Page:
Here is a short example of the sort of reflection we would like you to record: “I learned about _________ in session ____. I thought that it could be really useful for my pupils during a lesson on _________, I tried it out with my students. The work I have submitted is an example of ________. I have also submitted an example of what the students did. I had initially written this ______ [for the students], and the students then added ________. Students responded differently. Mary had difficulty with it because ___________. (E.g. a computer did not work - why did it not work?!) I concluded the lesson with a plenary, and they told me these answers. If I was to do this again, I would do it like this: ______. I would also apply this tool to another lesson on ________topic, because ______________“.
You can also do a short audio reflection right after a lesson in which you have tried out a new approach or technology, so you record your immediate reactions and thoughts. These files can then help to inform your portfolio later on, or even be submitted as part of it.
8 Connecting with overarching goals of the programme
Open space (10 min). It's now time for the "open space", that gives you an opportunity to discuss issues that have arisen, and to relate those to the broader context of the programme. Do not just gloss over this section, but make time to raise issues, and probe the progress that you are making. You could use this space to:
- Remind yourselves of the of the Most Significant Change Technique, and e.g. collect more of your stories.
- Discuss your assessment portfolios: Is there anything that you are unsure about? Is it going well? What could be done better?
- Check on the work with the classroom assistants: Is this going well? Are there any tensions? Any observations or tips you can share?
- Reviewing individual ICT practise (such as typing practise).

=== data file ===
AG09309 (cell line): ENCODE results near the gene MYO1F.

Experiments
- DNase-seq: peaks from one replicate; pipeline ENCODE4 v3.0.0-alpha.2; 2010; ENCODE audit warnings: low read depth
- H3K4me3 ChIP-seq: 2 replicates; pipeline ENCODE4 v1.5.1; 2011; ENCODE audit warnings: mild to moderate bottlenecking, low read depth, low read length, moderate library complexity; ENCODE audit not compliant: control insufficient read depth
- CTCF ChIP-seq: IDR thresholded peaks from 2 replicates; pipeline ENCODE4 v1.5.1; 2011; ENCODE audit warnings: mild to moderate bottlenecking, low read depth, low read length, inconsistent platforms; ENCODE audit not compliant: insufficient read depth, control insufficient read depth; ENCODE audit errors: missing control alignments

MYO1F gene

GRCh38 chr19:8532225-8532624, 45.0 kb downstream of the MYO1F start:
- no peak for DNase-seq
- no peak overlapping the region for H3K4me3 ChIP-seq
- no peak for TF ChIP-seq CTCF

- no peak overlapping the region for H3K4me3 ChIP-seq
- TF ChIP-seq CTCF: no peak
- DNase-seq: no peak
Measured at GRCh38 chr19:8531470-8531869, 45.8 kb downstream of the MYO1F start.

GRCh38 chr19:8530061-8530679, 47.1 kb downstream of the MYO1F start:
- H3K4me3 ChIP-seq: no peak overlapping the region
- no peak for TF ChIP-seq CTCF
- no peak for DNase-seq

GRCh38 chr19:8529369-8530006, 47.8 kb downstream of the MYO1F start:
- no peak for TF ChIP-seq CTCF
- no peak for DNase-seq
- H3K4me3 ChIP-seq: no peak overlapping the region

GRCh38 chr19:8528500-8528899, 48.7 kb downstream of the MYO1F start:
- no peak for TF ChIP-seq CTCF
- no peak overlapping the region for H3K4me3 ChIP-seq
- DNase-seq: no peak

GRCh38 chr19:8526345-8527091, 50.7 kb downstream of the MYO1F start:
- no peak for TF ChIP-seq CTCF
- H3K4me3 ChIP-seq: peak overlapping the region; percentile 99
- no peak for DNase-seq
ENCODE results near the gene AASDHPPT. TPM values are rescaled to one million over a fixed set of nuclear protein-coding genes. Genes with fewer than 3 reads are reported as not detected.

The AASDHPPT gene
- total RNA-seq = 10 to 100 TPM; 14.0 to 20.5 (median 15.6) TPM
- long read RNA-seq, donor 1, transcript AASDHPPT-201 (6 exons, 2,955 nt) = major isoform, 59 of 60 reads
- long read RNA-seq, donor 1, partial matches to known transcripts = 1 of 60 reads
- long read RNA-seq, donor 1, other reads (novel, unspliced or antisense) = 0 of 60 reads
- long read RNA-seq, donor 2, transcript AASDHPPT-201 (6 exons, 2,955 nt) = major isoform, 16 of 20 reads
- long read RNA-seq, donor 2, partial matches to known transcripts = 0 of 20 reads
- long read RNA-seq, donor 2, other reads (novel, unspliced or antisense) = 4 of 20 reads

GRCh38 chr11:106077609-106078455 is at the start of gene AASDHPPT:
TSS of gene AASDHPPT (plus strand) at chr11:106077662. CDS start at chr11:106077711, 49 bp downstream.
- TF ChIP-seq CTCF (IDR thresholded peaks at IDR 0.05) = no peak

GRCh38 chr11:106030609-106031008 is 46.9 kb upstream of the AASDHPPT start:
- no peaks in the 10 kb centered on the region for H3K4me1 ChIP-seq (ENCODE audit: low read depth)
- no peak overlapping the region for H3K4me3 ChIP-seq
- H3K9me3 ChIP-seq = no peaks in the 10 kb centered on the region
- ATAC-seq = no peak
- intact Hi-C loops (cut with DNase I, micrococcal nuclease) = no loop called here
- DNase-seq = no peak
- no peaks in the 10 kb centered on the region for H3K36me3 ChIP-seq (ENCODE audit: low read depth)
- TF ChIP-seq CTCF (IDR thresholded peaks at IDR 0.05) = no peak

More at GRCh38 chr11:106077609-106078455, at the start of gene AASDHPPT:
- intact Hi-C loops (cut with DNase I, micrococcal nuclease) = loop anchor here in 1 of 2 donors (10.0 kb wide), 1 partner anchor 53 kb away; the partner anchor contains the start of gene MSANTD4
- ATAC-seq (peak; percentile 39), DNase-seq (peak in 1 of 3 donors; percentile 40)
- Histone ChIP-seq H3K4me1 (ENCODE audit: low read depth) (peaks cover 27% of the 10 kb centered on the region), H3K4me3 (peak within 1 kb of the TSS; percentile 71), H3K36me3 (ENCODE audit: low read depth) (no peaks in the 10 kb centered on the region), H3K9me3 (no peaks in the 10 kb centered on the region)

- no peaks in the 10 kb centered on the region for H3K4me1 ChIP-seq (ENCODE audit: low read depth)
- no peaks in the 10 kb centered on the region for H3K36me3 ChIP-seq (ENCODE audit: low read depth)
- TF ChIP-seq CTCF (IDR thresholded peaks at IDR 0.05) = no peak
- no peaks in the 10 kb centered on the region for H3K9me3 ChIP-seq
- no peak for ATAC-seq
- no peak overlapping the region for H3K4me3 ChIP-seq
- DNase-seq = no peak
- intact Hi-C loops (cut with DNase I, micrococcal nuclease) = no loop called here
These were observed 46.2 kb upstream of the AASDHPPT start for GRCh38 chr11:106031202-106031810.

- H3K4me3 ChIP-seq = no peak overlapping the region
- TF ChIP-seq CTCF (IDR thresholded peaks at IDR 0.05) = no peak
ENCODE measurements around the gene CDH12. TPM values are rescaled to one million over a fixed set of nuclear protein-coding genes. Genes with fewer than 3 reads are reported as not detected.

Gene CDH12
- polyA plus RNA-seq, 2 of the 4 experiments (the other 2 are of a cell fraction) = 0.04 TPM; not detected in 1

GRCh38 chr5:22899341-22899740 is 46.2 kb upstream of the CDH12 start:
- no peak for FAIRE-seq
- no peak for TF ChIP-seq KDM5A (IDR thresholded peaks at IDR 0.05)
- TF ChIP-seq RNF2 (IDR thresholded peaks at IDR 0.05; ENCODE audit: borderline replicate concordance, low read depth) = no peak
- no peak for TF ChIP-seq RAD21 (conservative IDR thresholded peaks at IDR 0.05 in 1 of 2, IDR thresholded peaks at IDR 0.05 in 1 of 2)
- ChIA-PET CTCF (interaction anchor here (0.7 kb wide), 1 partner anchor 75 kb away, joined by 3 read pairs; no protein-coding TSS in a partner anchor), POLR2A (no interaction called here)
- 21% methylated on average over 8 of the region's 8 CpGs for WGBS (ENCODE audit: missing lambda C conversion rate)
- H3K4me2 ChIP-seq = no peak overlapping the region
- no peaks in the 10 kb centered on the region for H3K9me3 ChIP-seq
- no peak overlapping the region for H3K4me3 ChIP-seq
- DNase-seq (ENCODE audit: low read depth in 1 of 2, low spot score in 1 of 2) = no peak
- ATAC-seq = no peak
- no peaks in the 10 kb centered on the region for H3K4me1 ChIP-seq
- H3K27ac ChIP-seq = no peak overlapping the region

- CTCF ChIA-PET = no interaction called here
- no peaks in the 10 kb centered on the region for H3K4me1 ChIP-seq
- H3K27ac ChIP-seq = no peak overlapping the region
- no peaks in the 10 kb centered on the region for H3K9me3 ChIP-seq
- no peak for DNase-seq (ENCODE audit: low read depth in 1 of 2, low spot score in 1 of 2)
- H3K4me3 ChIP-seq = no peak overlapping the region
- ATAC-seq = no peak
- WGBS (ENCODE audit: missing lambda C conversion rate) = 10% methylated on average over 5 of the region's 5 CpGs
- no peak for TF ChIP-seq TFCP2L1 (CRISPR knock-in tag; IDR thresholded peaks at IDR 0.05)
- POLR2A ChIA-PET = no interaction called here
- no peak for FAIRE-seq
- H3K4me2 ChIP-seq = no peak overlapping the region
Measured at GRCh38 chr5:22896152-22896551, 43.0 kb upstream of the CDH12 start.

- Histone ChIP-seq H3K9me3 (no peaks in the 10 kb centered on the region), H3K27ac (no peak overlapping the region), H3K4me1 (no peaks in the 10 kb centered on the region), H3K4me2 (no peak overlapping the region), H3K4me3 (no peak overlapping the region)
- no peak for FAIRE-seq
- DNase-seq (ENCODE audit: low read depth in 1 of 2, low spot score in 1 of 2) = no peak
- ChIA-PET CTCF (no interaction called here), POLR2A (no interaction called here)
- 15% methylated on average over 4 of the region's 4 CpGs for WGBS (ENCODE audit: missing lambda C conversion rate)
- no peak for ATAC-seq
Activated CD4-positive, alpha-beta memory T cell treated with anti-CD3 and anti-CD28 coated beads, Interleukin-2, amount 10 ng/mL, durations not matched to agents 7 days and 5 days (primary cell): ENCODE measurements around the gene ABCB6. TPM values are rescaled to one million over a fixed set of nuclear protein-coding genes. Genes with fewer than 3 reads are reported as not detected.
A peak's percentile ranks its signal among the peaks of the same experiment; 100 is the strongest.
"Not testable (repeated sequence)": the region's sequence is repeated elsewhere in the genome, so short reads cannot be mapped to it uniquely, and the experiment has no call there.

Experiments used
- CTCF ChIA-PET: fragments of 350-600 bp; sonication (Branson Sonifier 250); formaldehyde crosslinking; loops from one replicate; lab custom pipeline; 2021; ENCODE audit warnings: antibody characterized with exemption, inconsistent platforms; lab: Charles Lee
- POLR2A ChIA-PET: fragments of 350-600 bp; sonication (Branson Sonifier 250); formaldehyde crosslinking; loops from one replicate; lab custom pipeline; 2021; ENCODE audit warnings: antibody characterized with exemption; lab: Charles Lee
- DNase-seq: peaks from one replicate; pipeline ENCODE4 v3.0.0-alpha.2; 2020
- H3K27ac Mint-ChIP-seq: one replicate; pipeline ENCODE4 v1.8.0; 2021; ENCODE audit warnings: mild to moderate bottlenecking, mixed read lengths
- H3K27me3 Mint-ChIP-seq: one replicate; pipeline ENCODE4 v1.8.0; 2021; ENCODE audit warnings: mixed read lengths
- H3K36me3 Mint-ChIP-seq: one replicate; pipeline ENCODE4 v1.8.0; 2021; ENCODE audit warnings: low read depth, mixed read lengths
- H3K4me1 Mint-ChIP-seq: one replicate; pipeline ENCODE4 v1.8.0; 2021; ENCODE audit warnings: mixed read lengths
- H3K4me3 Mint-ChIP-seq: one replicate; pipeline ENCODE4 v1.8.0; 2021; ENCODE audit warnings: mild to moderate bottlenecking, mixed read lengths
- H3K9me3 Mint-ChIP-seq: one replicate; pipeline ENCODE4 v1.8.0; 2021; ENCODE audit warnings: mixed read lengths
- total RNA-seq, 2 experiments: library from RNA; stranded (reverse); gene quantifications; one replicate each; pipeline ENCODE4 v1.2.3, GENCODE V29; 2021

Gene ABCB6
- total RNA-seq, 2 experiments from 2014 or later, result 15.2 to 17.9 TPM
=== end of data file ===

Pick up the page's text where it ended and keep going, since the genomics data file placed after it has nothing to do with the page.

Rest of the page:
- If you are preparing a presentation for other teachers, you could work on the presentation (about what you have been learning, stories emerging from MSC).
- Remind those who are doing audio diaries, to upload them.
- You could discuss any other issues that have arisen.
You will find notes and summaries of various techniques and concepts on our reference page, and you might want to refer to those for clarification during this activity if needed.
9 Follow-up activities
Part A: Try out the ‘magic microphone’ technique with an easy question for pupils to answer (e.g. “what’s your favourite food?”); every child should say something, but keep the pace rapid so it doesn’t take too long – if someone isn’t ready, come back to them.
Part B: Try out cumulative talk by asking pupils to create a class story, each contributing one line whenever they are handed the magic microphone by their peers. Use some of the techniques discussed in this session to create a supportive environment, for example: positive body language, enthusiastic tone, listening to each other before speaking, and building on what the previous person has said. Encourage any shy children to have a go, and repeat the activity with another topic on another occasion so they get more used to public speaking.
Part C: Your own ICT practice:
- Practise your typing skills.
- Continue to practise finding resources and downloading images for a lesson that you can do. When you download images, put them into your lesson_resources folder, and use the slideshow function using a web browser on the netbooks or teacher computers.
Part D: ICT use in the classroom:
- Do another image-based activity
- Do typing practice (carousel)
In the next session, these follow-up activities will be reviewed. If you are using this session on its own, you can have a look at the review of follow-up activities here.
At the end of each session, we provide an overview of the activities in this session, together with their suggested timings. Although this appears at the end of the session (for technical reasons), you should keep an eye on this throughout the session, to make sure that you are pacing the workshop session appropriately!
Total time: 135 (min)
Activities in this session:
- Whole class dialogue (10 min) about the LfL framework.
- Whole class dialogue (10 min): Reflection on peer observation.
- Magic microphone (10 min) on the last workshop.
- Magic microphone (10 min) in the classroom: role-play.
- Cumulative talk (10 min): Creating a story together.
- Same-task group work (10 min) in pairs: Planning cumulative talk in the classroom.
- Observing, thinking, reflecting (10 min) Video on classification of vertebrates.
- Whole class dialogue (10 min) on the learning environment and classroom management.
- Whole class dialogue (10 min): Reflecting on what you have learnt.
- Whole class dialogue (5 min) on ICT use.
- Different-tasks group work (15 min) on spreadsheets.
- Whole class dialogue (10 min): Read about assessment portfolios together, and discuss any issues arising
- Open space(10 min).
- Agreeing follow up activities.(5 min).
If you have printed this session for offline use, you may also need to download the following assets:
- Video/19 Eness 3 vertebrates 10.mp4 (local play / download options)
- Video/19 Eness 3 vertebrates 11.mp4 (local play / download options)